Goodnight Raleigh - a look at the art, architecture, history, and people of the city at night

The Carolina Oxypathor Company

N_53_16_4749 From the Albert Barden Collection, State Archives; Raleigh, NC.

Pictured is the office of the Carolina Oxypathor Co. located at 124 W. Martin Street c. 1913, just a few doors down from the original News and Observer building. The photograph above was likely taken for an advertisement.

Oxypathor—It already sounds bogus, right? Well, your suspicions are well-founded. In the early 1900s, as the marvels of electricity continued to permeate the everyday lives of Americans, the science behind electricity was a mystery to most people—it was magic. This presented a lucrative opportunity for quacks and charlatans across a variety of fields.


Women are seen inside the office of the Carolina Oxypathor Co. N.53.17.519 From the Albert Barden Collection, State Archives; Raleigh, NC.

One quack in particular, E. L. Moses of Buffalo, NY, developed the Oxypathor in 1910. This device consisted of a piece of tubular shaped metal filled with sand while its attached wires were fitted to a person’s wrists and ankles. The metal part sat in a bowl of water while the “patient” enjoyed the benefits of large quantities of oxygen absorbed through the skin. The Oxypathor claimed to heal a variety of conditions including disorders of the blood, pneumonia, typhoid fever, etc.


Oxypathor device seen in display case at NC State Fair. N.53.16.4746 From the Albert Barden Collection, State Archives; Raleigh, NC.

Oxypathor device seen in display case at NC State Fair.
N.53.16.4746 From the Albert Barden Collection, State Archives; Raleigh, NC.

In reality it was a better paper weight. A 1914 article in the Journal of the American Medical Association stated, “The Oxypathor belongs in the same class as the left hind foot of a rabbit caught in a graveyard in the dark of the moon.” The device retailed for $35 and cost just over $1 to manufacture. The company was basically printing money. Between 1909 and 1914 approximately 45,000 units were sold for a profit of over one million dollars—around 30 million in today’s dollars. In 1914 criminal proceedings were brought against E. L. Moses and he served an 18 month prison sentence. The fate of the proprietor running the Raleigh location is unknown, but surely karma caught up with him.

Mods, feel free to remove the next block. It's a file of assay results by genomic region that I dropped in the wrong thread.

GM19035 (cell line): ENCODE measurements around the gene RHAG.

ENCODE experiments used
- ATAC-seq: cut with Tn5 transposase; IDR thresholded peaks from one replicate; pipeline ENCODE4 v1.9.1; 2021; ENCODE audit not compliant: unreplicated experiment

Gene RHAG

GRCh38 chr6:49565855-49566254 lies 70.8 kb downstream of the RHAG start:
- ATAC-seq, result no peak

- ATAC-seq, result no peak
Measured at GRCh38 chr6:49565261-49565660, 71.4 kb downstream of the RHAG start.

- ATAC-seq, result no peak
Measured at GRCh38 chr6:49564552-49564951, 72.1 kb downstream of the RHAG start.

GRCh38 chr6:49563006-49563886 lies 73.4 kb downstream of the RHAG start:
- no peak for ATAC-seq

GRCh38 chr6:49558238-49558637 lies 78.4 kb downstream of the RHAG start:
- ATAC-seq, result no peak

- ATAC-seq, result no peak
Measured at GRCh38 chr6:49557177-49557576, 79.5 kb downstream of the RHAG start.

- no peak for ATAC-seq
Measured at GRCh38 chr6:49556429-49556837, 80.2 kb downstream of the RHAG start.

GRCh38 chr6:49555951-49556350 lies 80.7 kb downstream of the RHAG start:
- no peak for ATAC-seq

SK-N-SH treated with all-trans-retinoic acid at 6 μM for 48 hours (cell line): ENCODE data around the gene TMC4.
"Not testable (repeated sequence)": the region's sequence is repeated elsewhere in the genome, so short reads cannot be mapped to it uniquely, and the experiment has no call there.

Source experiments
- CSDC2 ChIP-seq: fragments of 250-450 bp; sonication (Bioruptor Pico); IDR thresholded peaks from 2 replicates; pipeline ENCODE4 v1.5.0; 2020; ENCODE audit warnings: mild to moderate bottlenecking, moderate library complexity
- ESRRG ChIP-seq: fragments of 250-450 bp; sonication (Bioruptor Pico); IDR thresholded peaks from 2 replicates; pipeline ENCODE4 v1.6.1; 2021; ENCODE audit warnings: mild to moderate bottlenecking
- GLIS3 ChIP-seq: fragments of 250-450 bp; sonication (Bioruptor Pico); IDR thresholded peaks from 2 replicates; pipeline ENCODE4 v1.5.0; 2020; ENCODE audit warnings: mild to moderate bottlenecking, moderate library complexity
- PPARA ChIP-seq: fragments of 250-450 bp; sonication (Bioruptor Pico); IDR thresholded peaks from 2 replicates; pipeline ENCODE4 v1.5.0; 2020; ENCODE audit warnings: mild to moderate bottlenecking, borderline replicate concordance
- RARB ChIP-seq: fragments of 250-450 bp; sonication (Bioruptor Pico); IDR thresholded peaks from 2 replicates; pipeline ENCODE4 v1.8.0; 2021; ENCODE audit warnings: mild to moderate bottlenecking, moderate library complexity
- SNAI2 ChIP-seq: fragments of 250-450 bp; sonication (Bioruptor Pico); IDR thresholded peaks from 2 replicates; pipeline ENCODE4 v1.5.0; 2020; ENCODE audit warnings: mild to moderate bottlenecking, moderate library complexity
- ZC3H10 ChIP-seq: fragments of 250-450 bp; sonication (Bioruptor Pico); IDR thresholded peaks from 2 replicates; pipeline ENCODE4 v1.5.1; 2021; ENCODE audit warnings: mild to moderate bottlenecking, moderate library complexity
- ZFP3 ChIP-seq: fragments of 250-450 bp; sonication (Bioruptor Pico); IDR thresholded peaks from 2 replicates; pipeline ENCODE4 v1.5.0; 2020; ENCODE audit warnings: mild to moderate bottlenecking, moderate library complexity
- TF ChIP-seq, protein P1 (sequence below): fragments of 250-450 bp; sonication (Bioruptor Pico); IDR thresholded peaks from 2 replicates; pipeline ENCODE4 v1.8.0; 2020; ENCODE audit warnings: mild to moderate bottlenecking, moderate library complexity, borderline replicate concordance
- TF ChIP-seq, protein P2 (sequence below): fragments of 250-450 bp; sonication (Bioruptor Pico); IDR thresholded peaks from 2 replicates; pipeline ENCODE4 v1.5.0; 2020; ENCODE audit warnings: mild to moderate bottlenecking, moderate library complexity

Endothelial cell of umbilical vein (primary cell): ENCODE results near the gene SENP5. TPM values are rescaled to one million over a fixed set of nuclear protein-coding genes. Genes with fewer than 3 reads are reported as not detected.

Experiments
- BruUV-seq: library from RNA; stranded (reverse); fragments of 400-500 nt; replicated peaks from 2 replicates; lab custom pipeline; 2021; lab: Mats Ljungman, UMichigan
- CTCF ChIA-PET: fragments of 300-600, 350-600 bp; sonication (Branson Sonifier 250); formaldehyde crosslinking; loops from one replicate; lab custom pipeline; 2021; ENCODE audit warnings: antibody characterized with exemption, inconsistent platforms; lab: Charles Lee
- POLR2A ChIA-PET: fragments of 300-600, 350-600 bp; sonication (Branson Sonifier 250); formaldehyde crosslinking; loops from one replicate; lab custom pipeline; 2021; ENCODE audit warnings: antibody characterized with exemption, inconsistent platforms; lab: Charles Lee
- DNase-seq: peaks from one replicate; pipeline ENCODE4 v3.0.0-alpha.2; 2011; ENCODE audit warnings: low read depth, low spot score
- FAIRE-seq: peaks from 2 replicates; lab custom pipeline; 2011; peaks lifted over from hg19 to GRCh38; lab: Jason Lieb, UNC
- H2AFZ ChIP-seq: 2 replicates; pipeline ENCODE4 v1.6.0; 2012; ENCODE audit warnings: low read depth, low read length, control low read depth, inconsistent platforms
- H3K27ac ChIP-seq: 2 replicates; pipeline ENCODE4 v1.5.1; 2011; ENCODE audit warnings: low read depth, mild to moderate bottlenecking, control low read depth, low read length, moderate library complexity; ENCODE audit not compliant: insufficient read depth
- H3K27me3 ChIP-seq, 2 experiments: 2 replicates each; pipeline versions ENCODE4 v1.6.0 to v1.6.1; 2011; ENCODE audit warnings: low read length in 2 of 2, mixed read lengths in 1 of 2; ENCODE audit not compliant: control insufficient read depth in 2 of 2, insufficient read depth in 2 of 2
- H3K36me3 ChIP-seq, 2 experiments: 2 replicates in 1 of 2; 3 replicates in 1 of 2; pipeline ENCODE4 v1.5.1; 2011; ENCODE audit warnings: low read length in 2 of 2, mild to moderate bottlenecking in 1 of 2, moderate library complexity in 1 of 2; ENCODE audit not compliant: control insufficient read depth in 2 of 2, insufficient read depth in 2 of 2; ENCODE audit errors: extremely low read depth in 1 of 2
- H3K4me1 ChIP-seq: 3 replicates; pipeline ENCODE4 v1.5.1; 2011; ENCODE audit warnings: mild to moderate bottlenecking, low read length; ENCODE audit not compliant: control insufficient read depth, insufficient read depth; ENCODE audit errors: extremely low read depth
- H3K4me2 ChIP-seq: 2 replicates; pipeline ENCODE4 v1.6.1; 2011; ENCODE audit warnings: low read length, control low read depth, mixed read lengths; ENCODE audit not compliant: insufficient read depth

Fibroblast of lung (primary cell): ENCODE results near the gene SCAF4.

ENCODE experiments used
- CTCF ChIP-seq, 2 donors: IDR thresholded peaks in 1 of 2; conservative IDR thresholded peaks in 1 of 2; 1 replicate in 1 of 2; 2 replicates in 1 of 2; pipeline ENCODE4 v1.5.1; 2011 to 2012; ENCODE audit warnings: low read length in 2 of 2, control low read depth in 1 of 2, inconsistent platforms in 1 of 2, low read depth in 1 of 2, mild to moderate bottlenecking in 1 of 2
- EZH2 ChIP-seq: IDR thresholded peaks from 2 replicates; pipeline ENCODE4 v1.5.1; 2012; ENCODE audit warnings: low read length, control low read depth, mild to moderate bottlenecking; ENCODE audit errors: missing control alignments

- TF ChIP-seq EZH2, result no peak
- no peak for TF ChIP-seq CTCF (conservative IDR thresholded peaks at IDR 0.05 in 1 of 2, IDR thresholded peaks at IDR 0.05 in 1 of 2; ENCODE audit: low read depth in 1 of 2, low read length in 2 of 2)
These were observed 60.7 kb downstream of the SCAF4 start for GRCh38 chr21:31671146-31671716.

The Easter Blizzard of 1915

N.53.15.4971 From the Albert Barden Collection, State Archives; Raleigh, NC.

N.53.15.4971 From the Albert Barden Collection, State Archives; Raleigh, NC.

Pictured is Morgan Street looking west at its intersection with Boylan Avenue. The large house seen on the left is roughly the same location as present-day Planned Parenthood. The house seen on the right (704 West Morgan Street) is extant, although modified. Likely sometime in the 1950s it gained asbestos siding and lost its porch. Thankfully, its Italianate eave brackets remain to this day.


Incredibly, this photograph wasn’t taken in the icy grips of winter—it was taken in spring, Easter Sunday of 1915 to be exact, after a destructive and record breaking weather event that crippled North Carolina and several other states. The front page of the News and Observer read, “Raleigh Flounesed [sic] In Grasp of Its Greatest Blizzard.” It was the deepest snow seen so late in spring and it decimated North Carolina’s electrical and communications infrastructure—toppling telegraph, telephone and power poles. The streetcars halted and the Edison bulbs dimmed as a result of high winds and wet snow falling continuously for over 17 hours. The newly formed Carolina Power and Light was the supplier of the juice and tasked with restoring service. To begin surveying the damage in Raleigh, CP&L sent employees and a photographer (possibly Cyrus P. Wharton or Manly Tyree) out to document the damage and cut live wires. They set out from the central substation at Method Road and headed east on Hillsborough Street, making photographs and surveying the destruction.

The entire series of photographs taken that day can be seen here. This photograph was the last of the series to be identified, being confirmed just last week using the 1914 Sanborn Insurance map and a healthy amount of study. In fact, there is an early historical marker in this photo. Can anyone spot it?

A Storied Structure: The Heck Andrews House — Inside Out

8x10 black glass ambrotype. c. February 2015

8″x10″ black glass ambrotype c. 2014 by Ian F.G. Dunn

What’s inside?
Generally speaking, this question has been nibbling at our collective elbows for millennia. What we can’t see, what we can’t quite imagine, possesses us with wonder. From the ancient pyramids to that perfectly good golf ball you destroyed at age 13, we just have to know what’s inside — we just have to. Many have wondered what opulence, or perhaps squalor, lie within the walls of the Heck-Andrews House on Blount Street.

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